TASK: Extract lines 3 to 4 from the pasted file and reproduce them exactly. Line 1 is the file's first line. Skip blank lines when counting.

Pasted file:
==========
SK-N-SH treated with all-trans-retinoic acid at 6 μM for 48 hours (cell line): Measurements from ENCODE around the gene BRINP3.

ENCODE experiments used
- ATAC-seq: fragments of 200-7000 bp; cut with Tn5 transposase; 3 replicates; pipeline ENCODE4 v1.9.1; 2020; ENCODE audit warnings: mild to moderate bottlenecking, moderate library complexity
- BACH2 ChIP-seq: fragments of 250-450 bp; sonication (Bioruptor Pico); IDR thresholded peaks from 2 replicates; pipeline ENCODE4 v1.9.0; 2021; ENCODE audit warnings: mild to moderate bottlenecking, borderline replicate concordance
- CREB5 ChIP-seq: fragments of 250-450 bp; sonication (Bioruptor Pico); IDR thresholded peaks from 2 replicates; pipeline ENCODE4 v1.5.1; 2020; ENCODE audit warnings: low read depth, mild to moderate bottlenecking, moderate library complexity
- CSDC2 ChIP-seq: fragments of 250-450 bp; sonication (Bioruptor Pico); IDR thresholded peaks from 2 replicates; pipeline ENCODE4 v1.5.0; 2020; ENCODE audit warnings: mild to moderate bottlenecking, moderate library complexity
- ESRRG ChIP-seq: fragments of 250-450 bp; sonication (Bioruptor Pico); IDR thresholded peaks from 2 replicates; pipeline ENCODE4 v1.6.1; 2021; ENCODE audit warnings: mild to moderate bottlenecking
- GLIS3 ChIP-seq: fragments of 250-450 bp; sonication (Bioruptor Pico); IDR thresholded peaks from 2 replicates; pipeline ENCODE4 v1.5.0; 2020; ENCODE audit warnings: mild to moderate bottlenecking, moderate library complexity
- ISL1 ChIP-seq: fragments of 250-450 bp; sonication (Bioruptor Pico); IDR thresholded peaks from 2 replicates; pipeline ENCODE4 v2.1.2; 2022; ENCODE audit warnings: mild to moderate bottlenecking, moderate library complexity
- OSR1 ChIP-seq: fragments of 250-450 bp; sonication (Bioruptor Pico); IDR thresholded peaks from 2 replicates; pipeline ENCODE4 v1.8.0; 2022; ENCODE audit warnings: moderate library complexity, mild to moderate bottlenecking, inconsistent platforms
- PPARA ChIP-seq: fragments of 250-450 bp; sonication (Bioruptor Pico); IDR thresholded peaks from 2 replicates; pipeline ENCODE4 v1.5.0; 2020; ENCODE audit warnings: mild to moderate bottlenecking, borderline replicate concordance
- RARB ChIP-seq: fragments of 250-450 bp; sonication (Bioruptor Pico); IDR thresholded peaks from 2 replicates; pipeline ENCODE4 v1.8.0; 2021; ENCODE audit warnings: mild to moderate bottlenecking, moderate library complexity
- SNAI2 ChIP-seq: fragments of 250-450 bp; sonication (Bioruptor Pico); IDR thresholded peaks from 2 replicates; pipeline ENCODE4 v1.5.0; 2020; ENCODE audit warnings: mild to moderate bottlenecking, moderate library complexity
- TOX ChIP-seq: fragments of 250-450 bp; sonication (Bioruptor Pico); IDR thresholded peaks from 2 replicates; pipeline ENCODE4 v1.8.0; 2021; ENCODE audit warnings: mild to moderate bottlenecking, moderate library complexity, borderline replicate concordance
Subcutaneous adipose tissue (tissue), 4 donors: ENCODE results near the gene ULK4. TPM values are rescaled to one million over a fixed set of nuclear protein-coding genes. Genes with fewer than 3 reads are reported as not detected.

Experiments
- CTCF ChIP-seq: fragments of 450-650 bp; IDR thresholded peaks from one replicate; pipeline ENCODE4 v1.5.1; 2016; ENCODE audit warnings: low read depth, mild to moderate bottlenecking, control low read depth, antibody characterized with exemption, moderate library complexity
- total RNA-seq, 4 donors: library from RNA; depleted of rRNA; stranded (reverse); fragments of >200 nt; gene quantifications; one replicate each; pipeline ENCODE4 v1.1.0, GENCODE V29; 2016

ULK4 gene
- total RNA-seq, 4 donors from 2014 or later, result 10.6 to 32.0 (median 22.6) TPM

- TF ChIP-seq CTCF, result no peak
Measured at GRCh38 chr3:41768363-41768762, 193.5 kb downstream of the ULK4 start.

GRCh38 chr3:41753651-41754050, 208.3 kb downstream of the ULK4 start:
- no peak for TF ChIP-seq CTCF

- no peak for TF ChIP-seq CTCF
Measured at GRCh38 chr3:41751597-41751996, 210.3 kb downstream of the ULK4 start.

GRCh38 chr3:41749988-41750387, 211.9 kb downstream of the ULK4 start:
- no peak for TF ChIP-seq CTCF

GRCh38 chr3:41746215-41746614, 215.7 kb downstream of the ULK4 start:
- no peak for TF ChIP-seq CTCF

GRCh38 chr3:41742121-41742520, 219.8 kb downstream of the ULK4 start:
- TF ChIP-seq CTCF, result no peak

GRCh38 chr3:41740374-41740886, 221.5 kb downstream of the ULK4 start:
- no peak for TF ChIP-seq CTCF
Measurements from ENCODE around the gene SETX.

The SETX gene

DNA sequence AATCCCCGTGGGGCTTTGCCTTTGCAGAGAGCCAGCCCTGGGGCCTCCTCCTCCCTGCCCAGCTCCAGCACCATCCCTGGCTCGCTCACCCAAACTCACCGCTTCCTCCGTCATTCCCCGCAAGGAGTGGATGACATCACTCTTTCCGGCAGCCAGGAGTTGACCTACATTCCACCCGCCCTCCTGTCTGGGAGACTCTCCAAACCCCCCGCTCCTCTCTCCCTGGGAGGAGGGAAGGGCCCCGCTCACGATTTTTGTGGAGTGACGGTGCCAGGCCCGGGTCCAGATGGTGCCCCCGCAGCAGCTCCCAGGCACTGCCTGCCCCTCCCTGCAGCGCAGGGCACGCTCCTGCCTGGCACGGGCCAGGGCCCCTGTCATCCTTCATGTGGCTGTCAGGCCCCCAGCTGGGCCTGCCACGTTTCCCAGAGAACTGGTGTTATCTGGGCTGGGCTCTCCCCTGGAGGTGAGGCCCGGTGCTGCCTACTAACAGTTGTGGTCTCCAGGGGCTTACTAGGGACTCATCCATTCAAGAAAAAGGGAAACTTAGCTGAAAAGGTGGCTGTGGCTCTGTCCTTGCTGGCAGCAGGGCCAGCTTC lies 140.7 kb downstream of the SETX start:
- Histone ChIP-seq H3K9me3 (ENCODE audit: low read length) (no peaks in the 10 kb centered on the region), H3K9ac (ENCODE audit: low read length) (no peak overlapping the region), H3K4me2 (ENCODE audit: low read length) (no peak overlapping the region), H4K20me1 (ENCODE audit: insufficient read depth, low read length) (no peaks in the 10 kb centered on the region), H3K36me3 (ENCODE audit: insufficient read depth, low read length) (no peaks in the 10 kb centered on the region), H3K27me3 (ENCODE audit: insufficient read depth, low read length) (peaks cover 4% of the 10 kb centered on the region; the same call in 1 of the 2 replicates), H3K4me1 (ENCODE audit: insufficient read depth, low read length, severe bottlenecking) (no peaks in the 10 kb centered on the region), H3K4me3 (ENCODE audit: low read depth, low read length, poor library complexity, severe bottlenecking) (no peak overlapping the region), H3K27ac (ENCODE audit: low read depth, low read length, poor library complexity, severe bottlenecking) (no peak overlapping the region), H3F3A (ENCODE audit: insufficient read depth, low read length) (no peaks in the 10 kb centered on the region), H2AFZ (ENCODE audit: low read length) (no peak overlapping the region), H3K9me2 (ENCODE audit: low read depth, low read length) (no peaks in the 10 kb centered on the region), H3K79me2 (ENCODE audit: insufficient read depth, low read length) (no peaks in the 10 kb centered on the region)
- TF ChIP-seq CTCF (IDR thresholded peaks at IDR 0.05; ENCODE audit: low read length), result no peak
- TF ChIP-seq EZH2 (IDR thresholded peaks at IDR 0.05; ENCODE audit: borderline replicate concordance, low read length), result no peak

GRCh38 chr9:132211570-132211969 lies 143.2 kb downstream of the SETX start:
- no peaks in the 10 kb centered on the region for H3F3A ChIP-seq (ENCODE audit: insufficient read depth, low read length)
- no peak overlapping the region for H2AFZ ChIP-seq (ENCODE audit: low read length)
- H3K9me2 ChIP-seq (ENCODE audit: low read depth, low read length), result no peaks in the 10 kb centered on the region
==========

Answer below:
- ATAC-seq: fragments of 200-7000 bp; cut with Tn5 transposase; 3 replicates; pipeline ENCODE4 v1.9.1; 2020; ENCODE audit warnings: mild to moderate bottlenecking, moderate library complexity
- BACH2 ChIP-seq: fragments of 250-450 bp; sonication (Bioruptor Pico); IDR thresholded peaks from 2 replicates; pipeline ENCODE4 v1.9.0; 2021; ENCODE audit warnings: mild to moderate bottlenecking, borderline replicate concordance